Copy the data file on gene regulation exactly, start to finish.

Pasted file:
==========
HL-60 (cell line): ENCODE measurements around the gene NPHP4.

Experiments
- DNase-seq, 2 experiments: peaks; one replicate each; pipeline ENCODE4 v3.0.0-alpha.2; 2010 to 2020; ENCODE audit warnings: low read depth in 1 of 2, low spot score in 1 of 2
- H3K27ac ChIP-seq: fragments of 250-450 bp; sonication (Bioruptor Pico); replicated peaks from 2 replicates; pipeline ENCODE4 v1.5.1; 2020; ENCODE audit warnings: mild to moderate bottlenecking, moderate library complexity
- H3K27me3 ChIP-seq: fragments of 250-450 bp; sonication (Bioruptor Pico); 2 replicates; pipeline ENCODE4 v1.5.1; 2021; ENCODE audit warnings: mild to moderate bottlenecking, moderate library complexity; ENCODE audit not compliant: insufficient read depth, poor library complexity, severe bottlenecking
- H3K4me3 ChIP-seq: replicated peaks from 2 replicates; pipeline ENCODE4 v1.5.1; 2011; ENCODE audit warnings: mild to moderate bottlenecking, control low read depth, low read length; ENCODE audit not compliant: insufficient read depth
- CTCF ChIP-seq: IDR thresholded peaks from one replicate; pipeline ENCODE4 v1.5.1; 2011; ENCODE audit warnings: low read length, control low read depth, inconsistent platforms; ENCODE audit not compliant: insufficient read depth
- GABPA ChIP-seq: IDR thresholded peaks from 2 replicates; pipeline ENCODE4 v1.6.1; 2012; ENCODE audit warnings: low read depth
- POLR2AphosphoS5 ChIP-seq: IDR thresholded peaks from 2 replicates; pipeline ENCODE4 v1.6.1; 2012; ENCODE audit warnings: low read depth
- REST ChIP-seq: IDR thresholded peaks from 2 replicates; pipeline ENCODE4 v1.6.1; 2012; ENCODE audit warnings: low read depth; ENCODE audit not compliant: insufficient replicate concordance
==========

HL-60 (cell line): ENCODE measurements around the gene NPHP4.

Experiments
- DNase-seq, 2 experiments: peaks; one replicate each; pipeline ENCODE4 v3.0.0-alpha.2; 2010 to 2020; ENCODE audit warnings: low read depth in 1 of 2, low spot score in 1 of 2
- H3K27ac ChIP-seq: fragments of 250-450 bp; sonication (Bioruptor Pico); replicated peaks from 2 replicates; pipeline ENCODE4 v1.5.1; 2020; ENCODE audit warnings: mild to moderate bottlenecking, moderate library complexity
- H3K27me3 ChIP-seq: fragments of 250-450 bp; sonication (Bioruptor Pico); 2 replicates; pipeline ENCODE4 v1.5.1; 2021; ENCODE audit warnings: mild to moderate bottlenecking, moderate library complexity; ENCODE audit not compliant: insufficient read depth, poor library complexity, severe bottlenecking
- H3K4me3 ChIP-seq: replicated peaks from 2 replicates; pipeline ENCODE4 v1.5.1; 2011; ENCODE audit warnings: mild to moderate bottlenecking, control low read depth, low read length; ENCODE audit not compliant: insufficient read depth
- CTCF ChIP-seq: IDR thresholded peaks from one replicate; pipeline ENCODE4 v1.5.1; 2011; ENCODE audit warnings: low read length, control low read depth, inconsistent platforms; ENCODE audit not compliant: insufficient read depth
- GABPA ChIP-seq: IDR thresholded peaks from 2 replicates; pipeline ENCODE4 v1.6.1; 2012; ENCODE audit warnings: low read depth
- POLR2AphosphoS5 ChIP-seq: IDR thresholded peaks from 2 replicates; pipeline ENCODE4 v1.6.1; 2012; ENCODE audit warnings: low read depth
- REST ChIP-seq: IDR thresholded peaks from 2 replicates; pipeline ENCODE4 v1.6.1; 2012; ENCODE audit warnings: low read depth; ENCODE audit not compliant: insufficient replicate concordance